When I first started, the only plays that had made any money for the festival for decades were really traditional, like Agatha Christie, Alan Ayckbourn—that was what they did. And we brought in new work, not just by women. In our first season, we realized that we had nowhere further down to go. People were telling me, “You can’t do plays with swear words in them. You can’t do an unknown play.” And I was like, “Well, let’s see. We’ll do a balance of plays.” And the new stuff was just the stuff that started pulling forward. Southern Vermont’s actual demographic base isn’t The Berkshires. You really are in an area that is rural, that is mixed economically; it’s very stratified. And yet, you get tons of tourists. So, it’s a funny blend. But I think that the [plays] that we brought in that were premieres, or regional premieres ended up doing very well. That said, one of our necessary goals in terms of our own sustainability, is to become more of a destination theatre, so that we can pull people from Saratoga, Albany, The Berkshires, and elsewhere.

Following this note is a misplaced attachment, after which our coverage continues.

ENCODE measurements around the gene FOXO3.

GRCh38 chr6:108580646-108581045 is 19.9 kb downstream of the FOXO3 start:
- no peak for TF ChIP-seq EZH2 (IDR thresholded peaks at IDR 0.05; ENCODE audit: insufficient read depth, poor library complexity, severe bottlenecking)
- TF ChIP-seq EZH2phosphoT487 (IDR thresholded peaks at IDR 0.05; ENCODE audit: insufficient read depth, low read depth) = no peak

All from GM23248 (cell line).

But I’ve been surprised. We’ve done some plays with a lot of language and a lot of really intense issues. I mean, you have some people that might get offended, but that has, interestingly, rarely happened. Sadly, the times when I have gotten actual, formal written complaints, it had to do with kisses between the same sex. I found that fascinating; it was just so interesting, because that was really uncomfortable for some of those folks. So, you just never know.
Do you think, though, that others in that same audience felt that they were shown something new and were transformed by the experience?